Europe. While in Switzerland, the Father completed paperwork
relating to his Fall 1999 teaching position with Metro. He
submitted to Metro his 1998 Annual Evaluation document
together with his teaching, research, and service goals for
1999. He also submitted his Five Year Comprehensive
Development Plan as required of all Metro faculty. Further,
the Father was in E-mail contact with his colleague at
Metro, Professor Susan Helms, a witness at this hearing,
concerning the courses he would teach in the upcoming Fall.
(Defendant’s Exhibit A34).

008 The Father entered into a three-month lease for a
guesthouse in Austria from April 1, 1999, to July 1, 1999,
because the parties intended to vacation there after the
sabbatical ended on March 31, 1999. After Austria, the
parties intended to travel in Ireland until their return to
the United States and the Father’s resumption of his
teaching duties at Metro.

0009 In November 1998, the marriage began to weaken and
the Mother became less interested in vacationing in Austria.
The Father asked the Mother whether she intended to return
home to Colorado. She answered, “I do not know.” At trial,
the Father testified that when he juxtaposed this vague
answer against their prior, settled plan to come back to
Colorado, he assumed that she had already decided to stay in
Europe. His assumption is supported by Frau Habegger, the
child’s day care provider in Switzerland. In her deposition,
Frua Habegger revealed that in January 1999, the Mother
communicated her intent to move to Germany in the summer of
1999, with the child:

Q. This conversation that you had with Mrs.
Morris in January of 1999, tell me
specifically what was said.

A. Mrs. Morris told me that she had
difficulties in her marriage, and that — she
said she very likely would separate. And that
she wanted to go to Germany — in the summer
to Germany.

Q. Frau Habegger, did Sonja Morris ask you to
keep her conversation with you about marital
difficulties a secret?

A. She had requested of me not pass out the
information to her colleagues.

010 Defendant’s Exhibit N, pages 22-23). On February 7,
1999, without the Father’s knowledge or consent, the Mother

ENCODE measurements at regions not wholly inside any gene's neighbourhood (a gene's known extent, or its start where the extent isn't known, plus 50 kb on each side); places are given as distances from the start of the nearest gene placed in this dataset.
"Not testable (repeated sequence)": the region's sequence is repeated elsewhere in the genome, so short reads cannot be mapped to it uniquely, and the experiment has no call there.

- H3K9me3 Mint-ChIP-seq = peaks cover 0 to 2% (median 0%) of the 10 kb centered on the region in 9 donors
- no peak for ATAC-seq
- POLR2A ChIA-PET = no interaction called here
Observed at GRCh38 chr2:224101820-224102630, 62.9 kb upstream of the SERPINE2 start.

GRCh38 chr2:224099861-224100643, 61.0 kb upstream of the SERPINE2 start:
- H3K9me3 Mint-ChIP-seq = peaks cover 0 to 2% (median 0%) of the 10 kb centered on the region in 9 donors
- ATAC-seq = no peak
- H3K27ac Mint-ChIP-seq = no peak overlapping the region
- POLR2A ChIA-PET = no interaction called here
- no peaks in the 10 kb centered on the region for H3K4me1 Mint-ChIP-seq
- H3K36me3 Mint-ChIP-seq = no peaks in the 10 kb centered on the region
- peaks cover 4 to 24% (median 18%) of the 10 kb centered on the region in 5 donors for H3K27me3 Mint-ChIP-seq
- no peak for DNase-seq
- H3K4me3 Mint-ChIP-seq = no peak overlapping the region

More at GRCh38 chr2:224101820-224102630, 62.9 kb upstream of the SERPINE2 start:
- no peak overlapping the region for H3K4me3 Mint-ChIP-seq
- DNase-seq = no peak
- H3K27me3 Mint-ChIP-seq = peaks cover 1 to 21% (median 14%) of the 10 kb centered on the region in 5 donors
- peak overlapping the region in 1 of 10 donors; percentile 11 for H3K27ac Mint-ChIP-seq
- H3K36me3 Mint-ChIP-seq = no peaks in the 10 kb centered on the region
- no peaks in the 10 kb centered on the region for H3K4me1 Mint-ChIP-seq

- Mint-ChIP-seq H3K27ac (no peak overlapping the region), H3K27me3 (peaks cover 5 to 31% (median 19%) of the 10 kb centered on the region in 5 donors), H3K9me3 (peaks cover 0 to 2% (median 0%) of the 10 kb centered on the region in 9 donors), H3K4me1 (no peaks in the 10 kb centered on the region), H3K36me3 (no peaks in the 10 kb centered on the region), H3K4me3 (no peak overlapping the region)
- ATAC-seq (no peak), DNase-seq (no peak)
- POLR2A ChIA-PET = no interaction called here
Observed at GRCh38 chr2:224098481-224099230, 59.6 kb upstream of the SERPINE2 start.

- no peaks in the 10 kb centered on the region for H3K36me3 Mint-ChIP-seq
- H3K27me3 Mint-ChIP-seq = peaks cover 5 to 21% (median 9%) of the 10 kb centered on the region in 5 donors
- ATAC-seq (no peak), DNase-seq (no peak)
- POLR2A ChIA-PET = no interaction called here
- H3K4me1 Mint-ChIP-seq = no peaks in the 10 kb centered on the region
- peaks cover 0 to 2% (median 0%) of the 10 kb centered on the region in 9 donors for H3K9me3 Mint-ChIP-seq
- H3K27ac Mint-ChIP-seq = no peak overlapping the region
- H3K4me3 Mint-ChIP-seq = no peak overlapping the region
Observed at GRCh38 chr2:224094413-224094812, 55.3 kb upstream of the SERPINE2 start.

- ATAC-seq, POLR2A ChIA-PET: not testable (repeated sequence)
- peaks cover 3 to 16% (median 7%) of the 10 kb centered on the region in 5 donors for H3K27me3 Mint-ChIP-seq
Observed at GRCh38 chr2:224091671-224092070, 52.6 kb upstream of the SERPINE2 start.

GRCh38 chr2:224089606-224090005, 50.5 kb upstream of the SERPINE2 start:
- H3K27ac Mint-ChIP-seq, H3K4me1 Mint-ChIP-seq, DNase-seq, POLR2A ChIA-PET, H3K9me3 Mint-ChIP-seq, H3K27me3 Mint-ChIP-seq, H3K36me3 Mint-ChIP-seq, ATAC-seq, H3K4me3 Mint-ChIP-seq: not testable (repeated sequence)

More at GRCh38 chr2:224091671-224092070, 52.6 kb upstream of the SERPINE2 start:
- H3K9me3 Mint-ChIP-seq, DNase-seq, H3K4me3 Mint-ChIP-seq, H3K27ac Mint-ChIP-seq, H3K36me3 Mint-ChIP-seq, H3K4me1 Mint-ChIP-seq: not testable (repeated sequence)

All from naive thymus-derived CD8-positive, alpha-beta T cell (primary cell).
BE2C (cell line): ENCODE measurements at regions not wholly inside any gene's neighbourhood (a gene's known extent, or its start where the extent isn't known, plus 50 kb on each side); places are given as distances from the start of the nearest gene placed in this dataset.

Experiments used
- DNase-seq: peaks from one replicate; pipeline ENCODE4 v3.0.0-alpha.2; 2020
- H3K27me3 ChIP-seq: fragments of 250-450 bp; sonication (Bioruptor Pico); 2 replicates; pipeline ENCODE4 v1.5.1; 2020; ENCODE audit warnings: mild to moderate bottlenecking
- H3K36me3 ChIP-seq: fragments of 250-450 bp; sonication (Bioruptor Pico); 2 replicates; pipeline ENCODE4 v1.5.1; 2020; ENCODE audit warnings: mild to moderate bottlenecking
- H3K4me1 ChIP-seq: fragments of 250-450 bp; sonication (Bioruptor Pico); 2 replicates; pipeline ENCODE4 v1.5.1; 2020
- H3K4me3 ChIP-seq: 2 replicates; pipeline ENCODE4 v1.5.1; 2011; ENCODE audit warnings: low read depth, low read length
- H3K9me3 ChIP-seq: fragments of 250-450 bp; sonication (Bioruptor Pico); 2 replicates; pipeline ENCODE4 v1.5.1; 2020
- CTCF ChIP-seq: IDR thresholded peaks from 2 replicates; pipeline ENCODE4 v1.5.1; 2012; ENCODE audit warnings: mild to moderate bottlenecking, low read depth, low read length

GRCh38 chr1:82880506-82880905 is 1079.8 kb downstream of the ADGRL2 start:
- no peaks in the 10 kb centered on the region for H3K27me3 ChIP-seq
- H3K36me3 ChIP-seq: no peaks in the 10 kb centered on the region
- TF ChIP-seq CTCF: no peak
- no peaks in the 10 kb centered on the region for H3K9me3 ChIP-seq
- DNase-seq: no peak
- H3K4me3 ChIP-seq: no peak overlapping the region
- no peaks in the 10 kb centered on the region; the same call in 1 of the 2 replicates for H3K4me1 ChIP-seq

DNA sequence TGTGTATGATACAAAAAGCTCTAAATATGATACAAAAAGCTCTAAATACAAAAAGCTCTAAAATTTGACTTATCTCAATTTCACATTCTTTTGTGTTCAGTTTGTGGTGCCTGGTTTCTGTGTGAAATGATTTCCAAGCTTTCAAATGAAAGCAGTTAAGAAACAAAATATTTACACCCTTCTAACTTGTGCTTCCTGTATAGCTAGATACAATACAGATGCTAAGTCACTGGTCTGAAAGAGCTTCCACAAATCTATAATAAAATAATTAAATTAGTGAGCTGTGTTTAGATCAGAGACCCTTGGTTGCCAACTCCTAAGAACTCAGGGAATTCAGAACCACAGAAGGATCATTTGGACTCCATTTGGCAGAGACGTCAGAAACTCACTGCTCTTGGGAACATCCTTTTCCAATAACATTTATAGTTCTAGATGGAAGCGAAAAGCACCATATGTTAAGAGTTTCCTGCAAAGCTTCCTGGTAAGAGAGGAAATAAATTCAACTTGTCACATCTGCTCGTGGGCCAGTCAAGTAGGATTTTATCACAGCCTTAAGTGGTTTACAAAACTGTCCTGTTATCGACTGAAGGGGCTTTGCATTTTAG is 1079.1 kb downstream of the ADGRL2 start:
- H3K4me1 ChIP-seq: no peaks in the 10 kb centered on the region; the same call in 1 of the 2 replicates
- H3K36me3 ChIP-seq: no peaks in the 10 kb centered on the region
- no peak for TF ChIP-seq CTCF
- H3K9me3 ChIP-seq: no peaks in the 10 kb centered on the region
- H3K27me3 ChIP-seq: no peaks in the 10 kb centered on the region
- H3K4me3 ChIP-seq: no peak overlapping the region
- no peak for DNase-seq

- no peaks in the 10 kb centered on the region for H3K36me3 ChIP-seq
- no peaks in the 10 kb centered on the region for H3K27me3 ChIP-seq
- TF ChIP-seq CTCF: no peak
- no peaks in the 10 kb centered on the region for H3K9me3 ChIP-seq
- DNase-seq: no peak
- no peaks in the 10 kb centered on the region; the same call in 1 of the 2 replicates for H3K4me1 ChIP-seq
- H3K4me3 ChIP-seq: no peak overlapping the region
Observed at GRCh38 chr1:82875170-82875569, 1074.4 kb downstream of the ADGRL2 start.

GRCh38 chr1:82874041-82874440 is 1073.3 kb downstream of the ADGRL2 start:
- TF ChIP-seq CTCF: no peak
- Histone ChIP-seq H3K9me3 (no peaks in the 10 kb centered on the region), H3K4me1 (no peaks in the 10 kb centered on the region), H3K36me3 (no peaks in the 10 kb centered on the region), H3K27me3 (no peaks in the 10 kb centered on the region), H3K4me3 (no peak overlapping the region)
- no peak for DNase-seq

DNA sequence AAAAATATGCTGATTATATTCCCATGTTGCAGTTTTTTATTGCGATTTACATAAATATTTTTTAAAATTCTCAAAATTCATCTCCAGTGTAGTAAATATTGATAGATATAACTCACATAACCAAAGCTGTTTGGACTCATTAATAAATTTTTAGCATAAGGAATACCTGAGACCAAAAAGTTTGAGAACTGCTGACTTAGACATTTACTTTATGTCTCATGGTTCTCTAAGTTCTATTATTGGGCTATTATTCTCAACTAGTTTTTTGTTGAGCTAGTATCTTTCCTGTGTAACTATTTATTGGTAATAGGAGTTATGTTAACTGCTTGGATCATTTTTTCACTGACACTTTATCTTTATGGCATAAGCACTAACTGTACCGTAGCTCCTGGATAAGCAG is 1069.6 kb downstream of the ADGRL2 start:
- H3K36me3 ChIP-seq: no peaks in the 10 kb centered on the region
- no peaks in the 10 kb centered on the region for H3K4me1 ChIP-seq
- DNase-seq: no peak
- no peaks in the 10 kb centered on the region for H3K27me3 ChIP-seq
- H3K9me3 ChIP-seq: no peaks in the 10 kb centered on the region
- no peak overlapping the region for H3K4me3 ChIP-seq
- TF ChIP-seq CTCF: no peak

extended the rental agreement for their apartment in
Switzerland through the end of 1999.

011 At trial, the Father testified to his decision to
finally act upon his instinct that the Mother planned to
keep the child in Europe. On February 21, 1999, when his
guest teaching duties under the contract with the University
of Basel were fulfilled, the Father returned to Colorado
with the child without the Mother’s knowledge. The Mother
was traveling in Switzerland at the time of the removal.
Upon her return, on February 22, 1999, the Mother obtained
an ex parte custody order from a Swiss Court granting her
custody of the child. There was an arrest warrant issued for
the Father in Switzerland upon a charge of keeping a minor
from his legal custodian. (Defendant’s Exhibit T). On
February 22, 1999, the Father filed a Petition for
Dissolution of Marriage seeking custody of the minor child
in the Arapahoe County District Court for the State of
Colorado. The Mother was served in Switzerland in accordance
with Swiss law on February 23, 1999. Subsequently, the
Mother filed for divorce with the Swiss court on February
24, 1999. Both the Colorado and the Swiss custody actions
have been stayed by this Court pending resolution of this
Hague Convention proceeding.


012 Under the Convention, I am required to promptly
return a child to his place of habitual residence when that
child has been wrongfully removed to a contracting state.
The stated objective of the Convention is “to secure the
prompt return of children wrongfully removed to or retained
in any Contracting State,” and “to ensure that rights of
custody and of access under the law of one Contracting
State-are effectively respected in the other Contracting
States.” Hague Convention, Art. 1, (a), (b). Both
Switzerland and the United States are contracting states to
the Hague Convention.

013 Pursuant to Article 19 of the Convention. I have no
power to pass on the merits of custody. Rather; the issue
before me is whether custody should ultimately be tried in
Switzerland or Colorado. To that end, under Article 3 of the
Convention, a removal or retention of a child is considered
“wrongful” when,

(a) it is in breach of rights of custody
attributed to a person under the law of the
state in which the child was a habitual
resident immediately before the removal or
retention; and

(b) at the time of the removal or retention,
those rights were actually exercised, either
jointly or alone, or would have been so
exercised but for the removal or retention.

014 This case presents two issues: (1) whether the minor
child, Sean Morris, was “habitually resident” in Switzerland
or in Colorado prior to his removal or retention; and, (2)
whether the Mother had lawful rights of custody at the time
of the removal or retention based upon the law of the
habitual residence. See Friedrich v. Friedrich, 983 F.2d
1396, 1400 (6th Cir. 1990); Meredith v. Meredith, 759
F.Supp. 1432, 1434 (D.Ariz. 1991). The first issue is
dispositive. There is no dispute that the child’s habitual
residence was Colorado before the family went to
Switzerland. If the child’s habitual residence shifted from
Colorado to Switzerland, the removal was wrongful and the
Swiss Court would address custody. If the child’s habitual
residence remained in Colorado, removal was not wrongful and